I want to share two very compelling stories with you that are too close for comfort in similarities, but have two completely different outcomes. Two women living in the same town around the same age are both diagnosed with Multiple Sclerosis within a couple of months of each other. Each had lesions mainly in the neck, down the spinal cord, and just a few in their brain. They were told they each had an aggressive form of MS and would be very difficult to treat. At that time there were only a couple of choices of medication which were FDA approved but were very similar to what they did. The only difference at this point was one lady stayed with a local Neurologist and the other went out of town to a MS Specialist/Researcher.
Both ladies followed their doctor’s instructions and took medication as prescribed but really didn’t do anything “extra” to help prevent progression. Unfortunately, both didn’t respond to the treatment and their MS started spiraling out of control. Their stories continue to be similar as they begin having trouble walking, dropping things from their hands, increase pain and muscle spasms, and decreased sensations in arms and legs. It was almost like mirror images as they go from walking with a cane to using a walker then moving on to a wheelchair. Next was the loss of bladder and bowel control, difficulty swallowing, slurred speech, and cognitive decline. Each lady was needing assistance with normal activities of daily living at this point. Then came the dreaded conversation with their physicians that neither was responding to the medication and there was nothing else that could be done. This is where the story becomes very different!
The lady seeing the MS Specialist receives a call not to long after that conversation took place stating she needed to get to his office as soon as possible. She arrives at this appointment within a week of the phone call to learn that her doctor has just gotten back from a World Wide MS Organization meeting that was held in Europe. There he had met with other MS Specialists and learned about a drug that they were using and having great success with. After learning how to administer this medication and the doses, time frames of administration, and other tips to help with the side effects, he had brought home this information and was ready to give it his patient. This medication was considered experimental here in the U.S. because of it not being FDA approved for treatment for MS. It was however FDA approved for another treatment, Lymphoma and Multiple Myeloma, so it was available for purchase and easily accessible. At the time this drug was called CAMPATH, now known as Lemtrada. So this fortunate woman started treatment within a week of the office visit and it was given every day for 5 days. She went on to actually receive 5 total treatments; one every year for 3 years then went 4 years without needing additional treatments, then received the last 2 a year apart. The other woman wasn’t as lucky. She continued to deteriorate ending up in a nursing home where she lived for 2 additional years before dying.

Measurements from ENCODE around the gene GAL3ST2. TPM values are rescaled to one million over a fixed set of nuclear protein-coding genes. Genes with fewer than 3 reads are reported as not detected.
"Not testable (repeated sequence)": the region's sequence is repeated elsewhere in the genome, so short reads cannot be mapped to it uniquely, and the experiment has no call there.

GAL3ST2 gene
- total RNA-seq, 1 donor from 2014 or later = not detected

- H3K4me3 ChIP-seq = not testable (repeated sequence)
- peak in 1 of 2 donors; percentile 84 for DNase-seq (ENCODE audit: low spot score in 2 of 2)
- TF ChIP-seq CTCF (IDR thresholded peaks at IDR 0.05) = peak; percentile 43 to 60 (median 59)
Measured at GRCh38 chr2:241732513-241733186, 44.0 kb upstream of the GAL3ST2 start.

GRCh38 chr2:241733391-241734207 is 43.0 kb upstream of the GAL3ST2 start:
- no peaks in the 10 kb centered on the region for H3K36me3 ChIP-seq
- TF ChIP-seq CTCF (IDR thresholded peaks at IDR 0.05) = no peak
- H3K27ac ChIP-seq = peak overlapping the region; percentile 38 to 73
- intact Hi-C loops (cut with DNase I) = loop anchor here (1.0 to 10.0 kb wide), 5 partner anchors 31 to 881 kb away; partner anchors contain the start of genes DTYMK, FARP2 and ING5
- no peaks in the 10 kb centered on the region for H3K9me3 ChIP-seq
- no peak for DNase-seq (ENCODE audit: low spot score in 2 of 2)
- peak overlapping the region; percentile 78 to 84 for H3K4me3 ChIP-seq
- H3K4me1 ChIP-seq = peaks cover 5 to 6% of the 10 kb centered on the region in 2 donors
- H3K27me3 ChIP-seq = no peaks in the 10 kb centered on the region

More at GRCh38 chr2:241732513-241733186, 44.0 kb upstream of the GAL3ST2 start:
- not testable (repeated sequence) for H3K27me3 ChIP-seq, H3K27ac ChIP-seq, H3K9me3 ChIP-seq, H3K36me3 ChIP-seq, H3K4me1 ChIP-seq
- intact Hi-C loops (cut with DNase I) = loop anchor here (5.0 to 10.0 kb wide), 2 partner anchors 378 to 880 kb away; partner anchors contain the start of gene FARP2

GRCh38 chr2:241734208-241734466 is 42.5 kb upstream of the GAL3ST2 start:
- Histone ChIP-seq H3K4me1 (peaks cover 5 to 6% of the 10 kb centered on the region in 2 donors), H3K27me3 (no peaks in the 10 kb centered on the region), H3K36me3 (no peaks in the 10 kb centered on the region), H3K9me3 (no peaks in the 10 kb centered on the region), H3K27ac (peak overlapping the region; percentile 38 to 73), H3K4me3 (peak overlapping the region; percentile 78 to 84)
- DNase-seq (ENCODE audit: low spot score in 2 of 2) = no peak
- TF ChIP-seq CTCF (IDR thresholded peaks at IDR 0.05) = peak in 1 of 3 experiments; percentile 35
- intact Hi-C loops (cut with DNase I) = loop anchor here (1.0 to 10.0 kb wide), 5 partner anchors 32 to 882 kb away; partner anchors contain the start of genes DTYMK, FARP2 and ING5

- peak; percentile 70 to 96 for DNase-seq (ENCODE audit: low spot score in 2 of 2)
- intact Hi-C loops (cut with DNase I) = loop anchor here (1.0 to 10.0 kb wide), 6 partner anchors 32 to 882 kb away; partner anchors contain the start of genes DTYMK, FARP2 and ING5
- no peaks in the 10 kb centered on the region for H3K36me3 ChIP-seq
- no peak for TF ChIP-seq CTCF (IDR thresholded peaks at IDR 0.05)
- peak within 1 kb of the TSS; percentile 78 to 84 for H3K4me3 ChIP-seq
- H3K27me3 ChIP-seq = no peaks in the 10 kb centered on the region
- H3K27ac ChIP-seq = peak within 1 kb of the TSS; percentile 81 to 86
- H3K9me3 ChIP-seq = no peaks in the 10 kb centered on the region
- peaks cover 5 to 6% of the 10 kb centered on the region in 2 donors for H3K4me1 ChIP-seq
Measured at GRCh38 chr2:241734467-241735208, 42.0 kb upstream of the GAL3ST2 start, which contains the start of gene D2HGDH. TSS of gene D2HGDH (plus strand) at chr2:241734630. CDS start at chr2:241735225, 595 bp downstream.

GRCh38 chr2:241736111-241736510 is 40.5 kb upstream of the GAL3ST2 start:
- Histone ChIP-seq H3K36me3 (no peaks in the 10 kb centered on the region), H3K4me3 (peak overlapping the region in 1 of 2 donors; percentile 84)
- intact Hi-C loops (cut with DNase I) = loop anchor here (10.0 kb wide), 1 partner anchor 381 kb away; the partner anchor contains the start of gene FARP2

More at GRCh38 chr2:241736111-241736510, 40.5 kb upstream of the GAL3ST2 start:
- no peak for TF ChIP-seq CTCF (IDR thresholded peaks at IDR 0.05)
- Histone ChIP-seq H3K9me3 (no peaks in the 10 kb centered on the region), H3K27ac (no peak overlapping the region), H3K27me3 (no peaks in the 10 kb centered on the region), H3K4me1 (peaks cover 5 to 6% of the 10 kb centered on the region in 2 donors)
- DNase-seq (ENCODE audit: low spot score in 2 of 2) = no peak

The woman who took Campath, aka Lemtrada ended up making it out of the wheelchair and walking on her own 4 miles a day along with regaining all her strength, cognitive function, control of bladder and bowels and becoming almost the person she was pre-MS. This extremely lucky woman is me. If I had not taken the chance on an experimental medication, I know in my heart I would NOT BE HERE TODAY. This medication gave me a second chance of life! What I did next was change how I lived each and every day. It became very clear to me that taking medication will only take you so far; I needed to do the rest. This change came with reading everything I could get my hands on about this disease not just relying on what the doctor ordered. It became extremely clear that MS is an auto-immune disorder so I needed to improve my immune system. Everything I read said eating a healthy diet which included lean meats and fish along with a lot of fresh vegetables and fruits was necessary. Then a routine exercise program was necessary to build up my muscles. I had lost so much muscle function while in the wheelchair from lack of use. Adding a multi-vitamin was also suggested to make sure I was getting all the vitamins that my diet didn’t support. Looking at me now, you would never know how bad I once was.
Yes, I still have relapses but fortunately they are very few since starting Gilenya. The side effects of this drug for me are so tough that to tolerate this medication, I can only take it every other day; but I DO TAKE IT. I have some form of exercise 5-6 days a week; mainly aquatic cardio, water Pilates, and just plain walking. I have dropped over 120 lbs., from all the weight I gained from steroids, muscle relaxers, and pain medication. No more cholesterol or high blood pressure medication required now and no longer pre-diabetic. Yes, there are days I would rather stay on the cough instead of going to the gym but I have an electric wheelchair sitting here in my house to remind me why I can’t do that. Once upon a time, I had made a promise to myself that if I ever got out of the wheelchair, it would take a major act of God to put me back in it; that is a promise I plan on keeping.
I am telling you this story because if you are the one who has stopped taking your medication because of side effects, or satisfied just to take medications but do nothing else, or the unlucky one that has been told that nothing else can be done for you; THERE IS OTHER POSSIBILITIES OUT THERE! Don’t give up or be satisfied with where you are. Get determined to change your future. Be willing to try new things because you never know what it is that will improve your MS.